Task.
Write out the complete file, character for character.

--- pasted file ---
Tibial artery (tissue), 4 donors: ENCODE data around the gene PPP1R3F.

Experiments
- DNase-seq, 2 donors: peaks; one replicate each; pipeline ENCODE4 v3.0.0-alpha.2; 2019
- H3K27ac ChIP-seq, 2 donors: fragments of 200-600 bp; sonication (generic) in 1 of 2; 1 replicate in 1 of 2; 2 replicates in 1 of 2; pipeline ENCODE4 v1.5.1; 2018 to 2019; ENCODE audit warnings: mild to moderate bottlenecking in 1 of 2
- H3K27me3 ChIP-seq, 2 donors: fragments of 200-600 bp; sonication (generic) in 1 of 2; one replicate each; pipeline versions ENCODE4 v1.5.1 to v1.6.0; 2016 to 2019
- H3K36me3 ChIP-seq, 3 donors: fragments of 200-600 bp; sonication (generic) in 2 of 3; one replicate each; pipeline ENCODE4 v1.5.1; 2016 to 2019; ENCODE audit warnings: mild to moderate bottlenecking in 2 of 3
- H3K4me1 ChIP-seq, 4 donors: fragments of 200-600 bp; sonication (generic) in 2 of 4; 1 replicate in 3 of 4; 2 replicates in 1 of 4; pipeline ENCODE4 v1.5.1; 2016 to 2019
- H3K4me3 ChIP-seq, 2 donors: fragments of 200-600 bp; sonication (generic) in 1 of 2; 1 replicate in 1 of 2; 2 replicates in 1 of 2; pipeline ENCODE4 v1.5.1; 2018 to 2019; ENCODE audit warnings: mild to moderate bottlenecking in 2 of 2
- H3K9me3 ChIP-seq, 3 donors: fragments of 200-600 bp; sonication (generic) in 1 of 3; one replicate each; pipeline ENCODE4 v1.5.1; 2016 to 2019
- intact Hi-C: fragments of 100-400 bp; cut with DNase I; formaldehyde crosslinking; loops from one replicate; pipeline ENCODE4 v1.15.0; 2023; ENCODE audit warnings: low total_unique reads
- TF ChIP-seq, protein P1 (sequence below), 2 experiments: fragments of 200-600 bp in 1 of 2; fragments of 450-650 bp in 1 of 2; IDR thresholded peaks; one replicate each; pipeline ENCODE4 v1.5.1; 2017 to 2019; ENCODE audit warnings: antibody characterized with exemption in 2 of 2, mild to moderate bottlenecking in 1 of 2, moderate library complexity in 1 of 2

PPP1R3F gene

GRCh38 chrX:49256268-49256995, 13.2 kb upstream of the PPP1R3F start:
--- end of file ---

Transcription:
Tibial artery (tissue), 4 donors: ENCODE data around the gene PPP1R3F.

Experiments
- DNase-seq, 2 donors: peaks; one replicate each; pipeline ENCODE4 v3.0.0-alpha.2; 2019
- H3K27ac ChIP-seq, 2 donors: fragments of 200-600 bp; sonication (generic) in 1 of 2; 1 replicate in 1 of 2; 2 replicates in 1 of 2; pipeline ENCODE4 v1.5.1; 2018 to 2019; ENCODE audit warnings: mild to moderate bottlenecking in 1 of 2
- H3K27me3 ChIP-seq, 2 donors: fragments of 200-600 bp; sonication (generic) in 1 of 2; one replicate each; pipeline versions ENCODE4 v1.5.1 to v1.6.0; 2016 to 2019
- H3K36me3 ChIP-seq, 3 donors: fragments of 200-600 bp; sonication (generic) in 2 of 3; one replicate each; pipeline ENCODE4 v1.5.1; 2016 to 2019; ENCODE audit warnings: mild to moderate bottlenecking in 2 of 3
- H3K4me1 ChIP-seq, 4 donors: fragments of 200-600 bp; sonication (generic) in 2 of 4; 1 replicate in 3 of 4; 2 replicates in 1 of 4; pipeline ENCODE4 v1.5.1; 2016 to 2019
- H3K4me3 ChIP-seq, 2 donors: fragments of 200-600 bp; sonication (generic) in 1 of 2; 1 replicate in 1 of 2; 2 replicates in 1 of 2; pipeline ENCODE4 v1.5.1; 2018 to 2019; ENCODE audit warnings: mild to moderate bottlenecking in 2 of 2
- H3K9me3 ChIP-seq, 3 donors: fragments of 200-600 bp; sonication (generic) in 1 of 3; one replicate each; pipeline ENCODE4 v1.5.1; 2016 to 2019
- intact Hi-C: fragments of 100-400 bp; cut with DNase I; formaldehyde crosslinking; loops from one replicate; pipeline ENCODE4 v1.15.0; 2023; ENCODE audit warnings: low total_unique reads
- TF ChIP-seq, protein P1 (sequence below), 2 experiments: fragments of 200-600 bp in 1 of 2; fragments of 450-650 bp in 1 of 2; IDR thresholded peaks; one replicate each; pipeline ENCODE4 v1.5.1; 2017 to 2019; ENCODE audit warnings: antibody characterized with exemption in 2 of 2, mild to moderate bottlenecking in 1 of 2, moderate library complexity in 1 of 2

PPP1R3F gene

GRCh38 chrX:49256268-49256995, 13.2 kb upstream of the PPP1R3F start: